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Wednesday, January 6, 2010

The Promised and Long Overdue Wedding Post

This is for George
So, the wedding:

It’s been nearly two months since my first wedding, and so I’ve had some time to reflect. It was both a wonderful experience and, in some ways, a lonely experience. This is not a criticism, or an effort to make anyone feel bad. I think it’s meant to be that way for what one realizes are obvious reasons. The focus is not meant to be on me at the wedding, but on the couple. Thus, the more I fade into the background, the more the attention is properly placed. It seems to me that, if you’re doing it right, as a priest you do become something of a fifth wheel. You don’t want people fawning over you. You want people’s attention to be focused on the couple, and on enjoying the celebration. But that doesn’t mean there isn’t a bit of loneliness that comes with it. The same thing is true sometimes, as I have written about before, right after mass on Sunday.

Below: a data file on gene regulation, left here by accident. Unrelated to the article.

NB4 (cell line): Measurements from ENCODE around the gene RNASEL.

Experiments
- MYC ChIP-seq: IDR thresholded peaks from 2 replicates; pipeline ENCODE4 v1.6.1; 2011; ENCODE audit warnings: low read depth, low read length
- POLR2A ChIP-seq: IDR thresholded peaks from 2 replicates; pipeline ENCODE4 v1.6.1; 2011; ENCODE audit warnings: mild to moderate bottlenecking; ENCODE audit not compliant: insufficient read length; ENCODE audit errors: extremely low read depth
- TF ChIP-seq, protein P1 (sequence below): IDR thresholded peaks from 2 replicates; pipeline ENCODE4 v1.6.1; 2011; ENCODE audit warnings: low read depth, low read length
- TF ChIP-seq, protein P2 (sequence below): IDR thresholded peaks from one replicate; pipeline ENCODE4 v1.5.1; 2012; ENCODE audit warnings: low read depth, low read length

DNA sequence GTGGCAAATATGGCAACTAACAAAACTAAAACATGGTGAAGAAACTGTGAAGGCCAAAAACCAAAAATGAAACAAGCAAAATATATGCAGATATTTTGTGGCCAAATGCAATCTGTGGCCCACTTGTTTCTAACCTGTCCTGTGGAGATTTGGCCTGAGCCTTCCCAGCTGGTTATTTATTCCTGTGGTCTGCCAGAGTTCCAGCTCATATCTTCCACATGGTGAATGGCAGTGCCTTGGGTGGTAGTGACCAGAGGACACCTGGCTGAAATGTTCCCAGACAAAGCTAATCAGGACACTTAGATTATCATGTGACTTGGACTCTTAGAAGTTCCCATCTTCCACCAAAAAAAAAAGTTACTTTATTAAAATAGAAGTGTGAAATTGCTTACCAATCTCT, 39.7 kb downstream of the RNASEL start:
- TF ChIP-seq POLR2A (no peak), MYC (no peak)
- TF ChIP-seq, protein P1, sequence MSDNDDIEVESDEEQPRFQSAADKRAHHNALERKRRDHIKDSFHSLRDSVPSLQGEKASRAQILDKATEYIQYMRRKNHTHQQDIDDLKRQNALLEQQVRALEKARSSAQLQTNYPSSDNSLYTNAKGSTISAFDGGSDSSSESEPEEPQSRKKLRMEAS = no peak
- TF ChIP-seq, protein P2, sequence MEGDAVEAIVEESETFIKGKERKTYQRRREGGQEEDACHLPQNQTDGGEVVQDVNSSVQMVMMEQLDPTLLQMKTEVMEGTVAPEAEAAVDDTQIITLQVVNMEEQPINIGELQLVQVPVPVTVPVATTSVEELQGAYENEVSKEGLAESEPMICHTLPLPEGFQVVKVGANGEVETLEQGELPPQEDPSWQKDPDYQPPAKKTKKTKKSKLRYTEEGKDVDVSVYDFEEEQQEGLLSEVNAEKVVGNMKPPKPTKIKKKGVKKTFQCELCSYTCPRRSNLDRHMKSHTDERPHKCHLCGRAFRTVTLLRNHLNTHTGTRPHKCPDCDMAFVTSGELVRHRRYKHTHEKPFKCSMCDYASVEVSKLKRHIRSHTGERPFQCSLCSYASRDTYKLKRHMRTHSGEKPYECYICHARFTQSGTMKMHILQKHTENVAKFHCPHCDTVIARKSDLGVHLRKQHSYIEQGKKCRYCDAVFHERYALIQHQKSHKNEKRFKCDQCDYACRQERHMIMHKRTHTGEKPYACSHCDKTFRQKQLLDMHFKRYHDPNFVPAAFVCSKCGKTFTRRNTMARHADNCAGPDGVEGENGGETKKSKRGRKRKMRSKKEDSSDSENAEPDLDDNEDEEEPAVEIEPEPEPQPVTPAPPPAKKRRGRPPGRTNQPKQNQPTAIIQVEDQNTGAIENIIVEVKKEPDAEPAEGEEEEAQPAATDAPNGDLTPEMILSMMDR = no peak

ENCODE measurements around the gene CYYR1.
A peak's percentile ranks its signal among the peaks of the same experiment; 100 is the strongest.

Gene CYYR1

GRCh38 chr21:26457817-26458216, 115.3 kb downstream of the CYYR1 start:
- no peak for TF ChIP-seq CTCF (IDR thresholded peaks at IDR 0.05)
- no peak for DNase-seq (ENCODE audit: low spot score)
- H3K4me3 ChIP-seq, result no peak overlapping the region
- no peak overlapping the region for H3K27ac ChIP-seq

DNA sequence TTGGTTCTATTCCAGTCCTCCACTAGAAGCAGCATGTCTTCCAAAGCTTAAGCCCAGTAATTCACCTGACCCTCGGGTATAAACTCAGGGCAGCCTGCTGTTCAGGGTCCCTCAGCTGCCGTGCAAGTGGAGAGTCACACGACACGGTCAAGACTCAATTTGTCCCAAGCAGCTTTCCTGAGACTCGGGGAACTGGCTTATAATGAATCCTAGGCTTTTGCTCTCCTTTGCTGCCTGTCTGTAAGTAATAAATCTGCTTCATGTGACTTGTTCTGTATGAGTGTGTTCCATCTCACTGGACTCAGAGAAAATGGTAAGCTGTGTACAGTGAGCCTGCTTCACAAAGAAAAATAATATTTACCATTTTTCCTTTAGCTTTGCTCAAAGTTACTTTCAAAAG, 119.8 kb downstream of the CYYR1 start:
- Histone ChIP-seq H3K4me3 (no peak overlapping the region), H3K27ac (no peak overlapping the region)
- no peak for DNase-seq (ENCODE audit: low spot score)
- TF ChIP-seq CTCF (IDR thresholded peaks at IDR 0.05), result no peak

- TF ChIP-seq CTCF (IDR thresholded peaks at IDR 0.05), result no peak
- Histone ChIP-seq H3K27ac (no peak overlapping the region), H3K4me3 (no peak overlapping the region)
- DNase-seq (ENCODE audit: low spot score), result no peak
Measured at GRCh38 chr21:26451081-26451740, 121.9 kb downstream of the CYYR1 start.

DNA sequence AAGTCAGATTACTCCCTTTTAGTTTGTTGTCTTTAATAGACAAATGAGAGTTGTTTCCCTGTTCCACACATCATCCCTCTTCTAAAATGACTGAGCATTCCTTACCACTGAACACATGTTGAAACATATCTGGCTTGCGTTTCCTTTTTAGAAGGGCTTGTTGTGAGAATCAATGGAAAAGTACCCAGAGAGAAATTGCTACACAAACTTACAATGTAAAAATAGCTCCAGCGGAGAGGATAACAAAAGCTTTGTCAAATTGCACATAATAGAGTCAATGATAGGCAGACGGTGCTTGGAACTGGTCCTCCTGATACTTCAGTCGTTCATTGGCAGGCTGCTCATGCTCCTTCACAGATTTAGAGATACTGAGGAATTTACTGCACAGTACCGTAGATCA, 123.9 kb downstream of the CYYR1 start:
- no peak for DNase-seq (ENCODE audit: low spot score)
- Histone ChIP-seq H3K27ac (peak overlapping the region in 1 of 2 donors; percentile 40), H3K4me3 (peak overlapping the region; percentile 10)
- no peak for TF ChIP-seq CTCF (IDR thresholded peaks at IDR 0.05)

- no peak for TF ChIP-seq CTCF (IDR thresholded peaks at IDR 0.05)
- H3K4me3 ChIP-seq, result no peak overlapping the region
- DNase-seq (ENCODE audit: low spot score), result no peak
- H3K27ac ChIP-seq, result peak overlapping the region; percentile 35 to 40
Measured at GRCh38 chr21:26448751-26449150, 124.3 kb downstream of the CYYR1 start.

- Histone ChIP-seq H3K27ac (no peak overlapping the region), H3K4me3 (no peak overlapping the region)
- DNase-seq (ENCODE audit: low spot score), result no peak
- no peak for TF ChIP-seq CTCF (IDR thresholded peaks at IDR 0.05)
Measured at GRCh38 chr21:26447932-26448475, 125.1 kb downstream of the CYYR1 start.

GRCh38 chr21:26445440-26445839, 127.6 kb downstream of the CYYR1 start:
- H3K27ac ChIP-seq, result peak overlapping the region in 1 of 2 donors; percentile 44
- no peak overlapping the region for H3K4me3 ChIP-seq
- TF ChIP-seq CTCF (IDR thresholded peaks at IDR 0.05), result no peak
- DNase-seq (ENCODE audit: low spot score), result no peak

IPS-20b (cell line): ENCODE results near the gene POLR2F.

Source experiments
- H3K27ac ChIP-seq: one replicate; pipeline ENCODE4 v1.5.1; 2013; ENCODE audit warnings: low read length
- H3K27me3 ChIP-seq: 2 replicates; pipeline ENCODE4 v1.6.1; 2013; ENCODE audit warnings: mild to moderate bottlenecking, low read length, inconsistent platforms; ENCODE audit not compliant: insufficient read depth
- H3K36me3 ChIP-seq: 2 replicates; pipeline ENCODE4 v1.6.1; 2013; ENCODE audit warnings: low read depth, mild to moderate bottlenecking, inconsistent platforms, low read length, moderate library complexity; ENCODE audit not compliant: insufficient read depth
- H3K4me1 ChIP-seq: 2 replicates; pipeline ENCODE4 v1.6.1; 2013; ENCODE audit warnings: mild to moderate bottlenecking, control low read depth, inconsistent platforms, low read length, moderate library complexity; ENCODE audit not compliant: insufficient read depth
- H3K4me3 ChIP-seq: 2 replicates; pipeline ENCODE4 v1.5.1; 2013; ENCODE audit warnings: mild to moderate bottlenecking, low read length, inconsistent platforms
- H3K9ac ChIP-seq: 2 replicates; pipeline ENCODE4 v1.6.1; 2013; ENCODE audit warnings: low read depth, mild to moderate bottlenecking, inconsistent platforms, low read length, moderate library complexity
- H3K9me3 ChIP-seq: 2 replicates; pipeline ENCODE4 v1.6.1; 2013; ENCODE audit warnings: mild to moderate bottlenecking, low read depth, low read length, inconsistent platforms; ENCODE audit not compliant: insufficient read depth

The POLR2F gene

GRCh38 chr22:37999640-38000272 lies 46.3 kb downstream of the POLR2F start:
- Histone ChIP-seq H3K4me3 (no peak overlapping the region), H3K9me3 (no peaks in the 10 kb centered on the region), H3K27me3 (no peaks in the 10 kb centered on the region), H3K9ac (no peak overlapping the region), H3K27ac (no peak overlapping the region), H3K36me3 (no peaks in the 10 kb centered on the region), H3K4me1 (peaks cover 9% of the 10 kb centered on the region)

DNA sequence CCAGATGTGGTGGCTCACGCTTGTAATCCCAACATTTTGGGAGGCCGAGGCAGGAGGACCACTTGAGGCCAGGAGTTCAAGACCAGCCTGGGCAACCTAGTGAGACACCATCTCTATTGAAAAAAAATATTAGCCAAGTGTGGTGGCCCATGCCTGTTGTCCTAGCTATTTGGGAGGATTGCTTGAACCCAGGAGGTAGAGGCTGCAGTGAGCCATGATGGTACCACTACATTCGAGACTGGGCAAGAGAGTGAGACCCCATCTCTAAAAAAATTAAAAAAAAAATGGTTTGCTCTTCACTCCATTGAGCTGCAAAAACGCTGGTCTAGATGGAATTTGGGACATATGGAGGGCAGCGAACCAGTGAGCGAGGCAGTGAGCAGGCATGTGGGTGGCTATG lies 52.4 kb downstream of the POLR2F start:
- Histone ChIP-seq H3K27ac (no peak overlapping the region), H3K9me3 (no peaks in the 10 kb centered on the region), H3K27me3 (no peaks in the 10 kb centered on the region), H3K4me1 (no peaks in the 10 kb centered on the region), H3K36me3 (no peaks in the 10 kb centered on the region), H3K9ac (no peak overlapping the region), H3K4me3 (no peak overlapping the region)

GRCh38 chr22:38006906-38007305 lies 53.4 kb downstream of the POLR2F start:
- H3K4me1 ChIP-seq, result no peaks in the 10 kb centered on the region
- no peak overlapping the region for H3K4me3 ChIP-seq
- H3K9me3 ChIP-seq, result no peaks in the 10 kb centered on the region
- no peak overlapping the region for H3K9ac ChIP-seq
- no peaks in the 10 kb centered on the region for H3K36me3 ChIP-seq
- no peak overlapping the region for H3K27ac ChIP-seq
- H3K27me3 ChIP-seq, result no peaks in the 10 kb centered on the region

All that said, what a privilege! What a privilege to be there to witness two people in love making a lifelong commitment to each other, and to witness the love and care that their families and friends have for them. From this perspective, the rehearsal dinner the night before provided some of the most moving moments. The parents, brothers and sisters shared great and humorous stories and expressed with emotion and honesty their love for Cara and Paul, the bride and groom. I teared up a little myself when, while listening to the words of his brother and best man, Paul began to cry. Nothing stirs more emotion in me than when people unabashedly express their love and affection for each other. These are the moments in the movies—and in real life—when I always get a little choked up. I knew that I didn’t want to be up too late the night before the wedding, but I waited until the parents, the best man, and the maid of honor had their say, before making a stealthy exit. I didn’t want to interrupt the great things that were happening by making a show of my departure. And, given the lay out of the room we were in, there was no way to say goodbye without attracting much notice.